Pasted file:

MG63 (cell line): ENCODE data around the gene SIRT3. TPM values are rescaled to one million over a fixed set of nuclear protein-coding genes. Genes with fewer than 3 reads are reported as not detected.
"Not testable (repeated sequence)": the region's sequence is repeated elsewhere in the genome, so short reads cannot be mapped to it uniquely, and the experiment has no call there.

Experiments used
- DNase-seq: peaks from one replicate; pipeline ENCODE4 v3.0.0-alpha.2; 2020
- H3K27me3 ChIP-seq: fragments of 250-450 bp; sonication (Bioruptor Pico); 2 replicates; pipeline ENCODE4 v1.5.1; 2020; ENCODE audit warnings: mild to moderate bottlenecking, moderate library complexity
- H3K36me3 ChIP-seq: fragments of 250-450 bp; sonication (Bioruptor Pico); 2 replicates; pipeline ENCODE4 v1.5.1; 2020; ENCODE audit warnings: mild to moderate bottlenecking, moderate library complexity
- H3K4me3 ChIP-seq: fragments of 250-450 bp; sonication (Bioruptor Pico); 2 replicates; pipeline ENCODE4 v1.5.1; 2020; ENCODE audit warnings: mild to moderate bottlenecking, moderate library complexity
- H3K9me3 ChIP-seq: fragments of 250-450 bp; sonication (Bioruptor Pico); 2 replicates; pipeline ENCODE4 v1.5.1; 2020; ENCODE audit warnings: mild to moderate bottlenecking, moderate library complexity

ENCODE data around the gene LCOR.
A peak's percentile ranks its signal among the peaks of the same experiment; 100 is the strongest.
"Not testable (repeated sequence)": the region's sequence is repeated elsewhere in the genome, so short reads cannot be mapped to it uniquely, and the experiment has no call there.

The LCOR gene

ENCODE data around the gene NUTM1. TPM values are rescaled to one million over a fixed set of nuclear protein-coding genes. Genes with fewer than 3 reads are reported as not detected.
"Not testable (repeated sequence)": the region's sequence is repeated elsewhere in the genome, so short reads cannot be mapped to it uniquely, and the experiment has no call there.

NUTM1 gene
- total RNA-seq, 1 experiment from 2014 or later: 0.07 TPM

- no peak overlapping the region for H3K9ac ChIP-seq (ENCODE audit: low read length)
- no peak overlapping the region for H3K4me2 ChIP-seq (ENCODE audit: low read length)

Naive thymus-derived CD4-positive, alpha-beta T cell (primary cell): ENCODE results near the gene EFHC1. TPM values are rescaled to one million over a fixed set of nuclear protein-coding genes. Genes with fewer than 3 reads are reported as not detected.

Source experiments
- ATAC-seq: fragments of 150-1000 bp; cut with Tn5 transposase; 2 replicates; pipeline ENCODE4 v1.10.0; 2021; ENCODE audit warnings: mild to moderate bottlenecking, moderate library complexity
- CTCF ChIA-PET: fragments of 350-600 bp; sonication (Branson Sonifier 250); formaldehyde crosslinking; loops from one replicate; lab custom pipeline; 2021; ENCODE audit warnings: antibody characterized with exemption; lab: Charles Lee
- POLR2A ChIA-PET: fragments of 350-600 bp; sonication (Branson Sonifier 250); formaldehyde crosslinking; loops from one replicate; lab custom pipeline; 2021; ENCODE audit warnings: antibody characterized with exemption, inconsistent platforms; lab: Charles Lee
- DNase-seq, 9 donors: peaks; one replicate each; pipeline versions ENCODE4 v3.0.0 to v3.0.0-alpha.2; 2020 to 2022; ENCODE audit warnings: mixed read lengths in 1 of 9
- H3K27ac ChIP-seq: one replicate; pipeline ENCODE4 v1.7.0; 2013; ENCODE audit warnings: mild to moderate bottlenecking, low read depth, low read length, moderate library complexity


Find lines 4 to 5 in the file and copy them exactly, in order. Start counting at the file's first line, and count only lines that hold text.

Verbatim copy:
- DNase-seq: peaks from one replicate; pipeline ENCODE4 v3.0.0-alpha.2; 2020
- H3K27me3 ChIP-seq: fragments of 250-450 bp; sonication (Bioruptor Pico); 2 replicates; pipeline ENCODE4 v1.5.1; 2020; ENCODE audit warnings: mild to moderate bottlenecking, moderate library complexity